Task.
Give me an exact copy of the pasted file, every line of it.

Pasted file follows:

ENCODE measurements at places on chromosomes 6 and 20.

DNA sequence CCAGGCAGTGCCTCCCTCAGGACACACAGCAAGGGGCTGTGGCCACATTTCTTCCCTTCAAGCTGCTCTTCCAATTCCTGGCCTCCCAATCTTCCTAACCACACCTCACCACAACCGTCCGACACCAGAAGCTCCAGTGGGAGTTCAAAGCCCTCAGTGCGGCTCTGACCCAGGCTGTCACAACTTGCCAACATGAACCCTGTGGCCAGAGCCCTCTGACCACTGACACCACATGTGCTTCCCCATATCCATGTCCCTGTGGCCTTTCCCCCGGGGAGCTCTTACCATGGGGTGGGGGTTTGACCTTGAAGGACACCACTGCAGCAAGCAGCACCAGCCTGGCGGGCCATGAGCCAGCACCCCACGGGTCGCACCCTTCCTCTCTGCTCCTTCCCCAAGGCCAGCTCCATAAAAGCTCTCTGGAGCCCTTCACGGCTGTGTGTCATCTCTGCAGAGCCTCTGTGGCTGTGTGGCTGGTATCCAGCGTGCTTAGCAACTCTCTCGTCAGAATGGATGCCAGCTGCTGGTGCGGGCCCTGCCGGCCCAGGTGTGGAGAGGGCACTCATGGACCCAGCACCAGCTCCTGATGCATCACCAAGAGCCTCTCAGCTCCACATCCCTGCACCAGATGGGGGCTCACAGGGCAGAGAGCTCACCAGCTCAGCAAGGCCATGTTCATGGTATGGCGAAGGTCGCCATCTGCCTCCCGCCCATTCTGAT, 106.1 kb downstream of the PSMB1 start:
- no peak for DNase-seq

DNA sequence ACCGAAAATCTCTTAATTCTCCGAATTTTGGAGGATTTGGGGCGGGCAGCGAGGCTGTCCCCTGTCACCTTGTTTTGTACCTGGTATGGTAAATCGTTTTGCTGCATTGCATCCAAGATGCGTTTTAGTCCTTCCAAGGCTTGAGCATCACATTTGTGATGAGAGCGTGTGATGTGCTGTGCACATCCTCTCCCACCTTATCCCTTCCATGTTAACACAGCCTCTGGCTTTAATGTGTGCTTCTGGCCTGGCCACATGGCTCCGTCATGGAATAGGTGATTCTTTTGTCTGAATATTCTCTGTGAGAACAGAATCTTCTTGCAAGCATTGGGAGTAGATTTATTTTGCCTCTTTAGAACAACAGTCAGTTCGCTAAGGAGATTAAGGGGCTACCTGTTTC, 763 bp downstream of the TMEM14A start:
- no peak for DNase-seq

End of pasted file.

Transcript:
ENCODE measurements at places on chromosomes 6 and 20.

DNA sequence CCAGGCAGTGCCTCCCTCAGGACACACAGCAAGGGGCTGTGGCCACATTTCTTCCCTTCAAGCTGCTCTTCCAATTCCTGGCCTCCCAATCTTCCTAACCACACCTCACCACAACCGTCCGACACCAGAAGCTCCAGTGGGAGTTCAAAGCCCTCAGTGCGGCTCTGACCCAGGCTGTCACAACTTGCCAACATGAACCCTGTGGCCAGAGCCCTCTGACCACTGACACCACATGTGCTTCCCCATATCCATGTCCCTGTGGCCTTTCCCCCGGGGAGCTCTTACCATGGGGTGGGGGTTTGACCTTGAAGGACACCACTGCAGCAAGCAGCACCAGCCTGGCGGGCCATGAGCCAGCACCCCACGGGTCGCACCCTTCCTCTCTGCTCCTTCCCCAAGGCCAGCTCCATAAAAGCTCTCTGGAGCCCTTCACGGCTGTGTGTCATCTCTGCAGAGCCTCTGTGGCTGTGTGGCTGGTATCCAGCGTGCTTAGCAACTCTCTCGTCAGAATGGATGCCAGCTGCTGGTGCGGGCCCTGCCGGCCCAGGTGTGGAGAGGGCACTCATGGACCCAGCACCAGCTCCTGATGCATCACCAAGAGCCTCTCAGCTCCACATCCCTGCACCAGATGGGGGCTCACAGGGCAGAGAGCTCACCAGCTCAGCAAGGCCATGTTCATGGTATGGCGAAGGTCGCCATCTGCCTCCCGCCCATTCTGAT, 106.1 kb downstream of the PSMB1 start:
- no peak for DNase-seq

DNA sequence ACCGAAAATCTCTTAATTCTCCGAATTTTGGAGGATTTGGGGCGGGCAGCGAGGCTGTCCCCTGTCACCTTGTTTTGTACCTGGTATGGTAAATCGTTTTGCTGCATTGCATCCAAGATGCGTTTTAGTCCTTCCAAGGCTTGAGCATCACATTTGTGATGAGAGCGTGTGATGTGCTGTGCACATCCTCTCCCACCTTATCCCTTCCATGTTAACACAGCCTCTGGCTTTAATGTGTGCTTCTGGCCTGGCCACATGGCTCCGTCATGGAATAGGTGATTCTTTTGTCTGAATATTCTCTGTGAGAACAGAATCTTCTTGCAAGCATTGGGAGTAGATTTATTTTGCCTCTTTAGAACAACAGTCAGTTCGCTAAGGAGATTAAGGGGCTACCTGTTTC, 763 bp downstream of the TMEM14A start:
- no peak for DNase-seq